AMJ was proud to be included in this story featuring South Australia's 50 Most Influential people in food published in the Adelaide Advertiser, Saturday 14th November 2015.
This year's Tasting Australia Event raised the bar yet again. But more than mere aesthetic upgrades, the festival's Tarndanyangga home created a clever connection between market garden and up-market dining.
PUTTING fruit in the liquor loop is a winning new distinction for South Australia, says a self-described “Old Sea Dog” riding the giant gin-soaked drinks wave.
Former master mariner Rowland Short, who entered “all this silliness with gin” after retiring to McLaren Vale a decade ago, says he is competing “with every man and his dog now making the stuff”.
Also searching for a truly SA-centric point of difference is fruit and veg wholesaler Margy Abbot, of AMJ Produce, and the pair have collaborated to create a yuzu gin, using the fresh citrus from a new crop in the Riverland.
They will unveil the yuzu spirit, under the Settler’s label, at the Maximus cellar door on World Gin Day next Saturday.
Winter vegie woe, so it's not easy being green
Adelaide Advertiser, Thursday 1st September, 2016
Great story in the Adelaide SA Life Magazine about the South Australian grown Yuzu fruit.
Words by David Sly.
Regular punnets of about 450g are wholesaling at about $7 says Margy Abbot of fruit and vegetable distributor AMJ Produce.
“All the berries tend to go up in price at this time of year. There’s a lull while we wait for the Queensland and northern NSW strawberries to arrive,” she said.
“The South Australian and Tasmanian markets have closed out.”
Ms Abbot warned prices could be up to $8 a punnet for strawberries, many of poor quality. SA’s strawberries tend to be at their best over summer, through to April, and this year’s warm weather allowed the season to extend past April until the recent storms.
The Adelaide Advertiser - Saturday 01 August 2015
AMJ Produce was profiled in the January Good Fruit & Vegetables Magazine. Have a read of this great article to find out more about AMJ Produce, what we specialise in and what makes us unique!
The Advertiser, 11/11/2012 - Dianne Mattsson
RED ones, green ones, fat ones, skinny ones, even Black Russian heirloom tomatoes are putting the flavour back into our salads and sauces.
And the best thing about these exotic fruits is their flaws, says Margy Abbot of AMJ Produce. ‘‘Chefs love them because these are the real deal – unpampered, unmodified tomatoes,’’ she said. ‘‘They are grown in South Australia from seedstock up to hundreds of years old, with lovely lumps, bumps and loads of oldfashioned flavour.’’
The Advertiser, 10/11/2012 - Dianne Mattsson
THE price of tomatoes, which recently jumped to unprecedented heights – some up to $13kg – have plunged as much as $6kg this week.
Premium varieties are back to about $6-$8kg and punnets of cherry tomatoes, recently at about $8kg in supermarkets bounced back to the $4-to-$5kg range.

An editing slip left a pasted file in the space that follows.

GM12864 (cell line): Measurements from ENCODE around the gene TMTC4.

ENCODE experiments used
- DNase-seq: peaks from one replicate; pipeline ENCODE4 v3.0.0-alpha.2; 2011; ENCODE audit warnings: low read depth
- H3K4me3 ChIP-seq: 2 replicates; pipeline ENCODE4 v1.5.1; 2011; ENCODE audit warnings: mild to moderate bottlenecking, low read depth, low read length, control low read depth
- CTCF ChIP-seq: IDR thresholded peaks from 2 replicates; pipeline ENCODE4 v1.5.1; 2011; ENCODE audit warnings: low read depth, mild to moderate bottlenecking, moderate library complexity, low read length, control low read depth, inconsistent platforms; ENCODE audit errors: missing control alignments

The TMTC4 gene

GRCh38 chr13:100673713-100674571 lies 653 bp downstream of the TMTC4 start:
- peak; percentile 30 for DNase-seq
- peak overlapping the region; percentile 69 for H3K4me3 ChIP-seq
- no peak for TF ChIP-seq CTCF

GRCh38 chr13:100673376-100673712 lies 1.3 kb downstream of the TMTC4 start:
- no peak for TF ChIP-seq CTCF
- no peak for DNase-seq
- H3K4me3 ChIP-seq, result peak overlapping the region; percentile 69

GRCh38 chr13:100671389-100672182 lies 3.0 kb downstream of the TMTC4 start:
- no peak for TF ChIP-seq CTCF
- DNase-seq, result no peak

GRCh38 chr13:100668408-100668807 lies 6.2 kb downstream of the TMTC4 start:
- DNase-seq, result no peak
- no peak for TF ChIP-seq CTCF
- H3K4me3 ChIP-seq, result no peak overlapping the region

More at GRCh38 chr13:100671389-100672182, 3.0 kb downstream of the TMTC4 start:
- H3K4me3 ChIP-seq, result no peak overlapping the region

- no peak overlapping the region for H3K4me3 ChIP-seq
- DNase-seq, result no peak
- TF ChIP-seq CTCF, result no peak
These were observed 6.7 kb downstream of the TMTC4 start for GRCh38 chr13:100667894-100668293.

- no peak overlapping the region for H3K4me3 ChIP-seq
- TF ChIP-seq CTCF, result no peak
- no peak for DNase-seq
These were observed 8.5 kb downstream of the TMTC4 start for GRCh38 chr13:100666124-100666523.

The Advertiser, 9/11/2012 - Dianne Mattsson
DESIGNER weeds are being cultivated alongside garden herbs and vegetables to add some spice to fancy dishes.
Magill Estate chef Emma Shearer is helping Edon Abbot, 11, and her mum, Margy, forage for unusual foods in backyard gardens.
The Advertiser, 21/9/2011 - Simon Wilkinson
PICKING flowers doesn’t sound a dangerous occupation. But Kasim Erkoc is understandably nervous when he’s asked to collect nasturtiums by his brother Ayhan, chef at city restaurant Celsius.
living in the nasturtiums,’’Ayhan laughs. ‘‘He throws a couple of rocks in there before he goes in. He’s tried to scare it off and it doesn’t want to budge. He says, ‘Use another flower’.’’
The Advertiser, 19/4/2011 - Nigel Austin (Rural Editor)
The Advertiser, 2/3/2011 - Dianne Mattsson & Elizabeth Meryment
Sweet corn is in season and will be cheap and available this autumn. Restaurants are making corn trendy again by barbecueing them and serving with parmesan and lime.
The Advertiser, 13/11/2010 - Author, Nigel Austin
DRIVEN by a fear of losing their home if they failed, Chris and Margy Abbot have turned fruit and vegetable wholesaler AMJ Produce from struggling to thriving in six years.
Their achievement has included expanding the company’s turnover by 700 per cent and increasing staff from four to 19 people, while providing
fruit and vegetables to virtually all top-end restaurants in Adelaide.
The Abbots’ success resulted in them winning the annual Premier’s Food Industry Award for service earlier this month.
The Advertiser, 30/6/2010 - Dianne Mattsson
MARGY Abbot is talking to one of her favourite growers. ‘‘Go hard on flowers,’’ she advises. ‘‘And keep the microherbs coming.’’
They are tips worth heeding because Margy, a dynamo food wholesaler, is also a specialist at spotting food trends.
Margy is at the centre of a newly refined food chain, working as a conduit between kitchens and growers.
Her advice means growers can plant based on credible feedback from chefs, ‘‘rather than guessing’’, says Michelle Vidau of Herbivorous, with market gardens at Darlington and Hindmarsh Valley.
‘‘This way, I don’t take a risk on new varieties and spend months eating things like lemon basil myself because it doesn’t sell,’’ Michelle says.
Margy and husband Chris, formerly a farmer on the West Coast, own a fast-growing fruit and vegetable wholesale firm, AMJ Produce at Pooraka.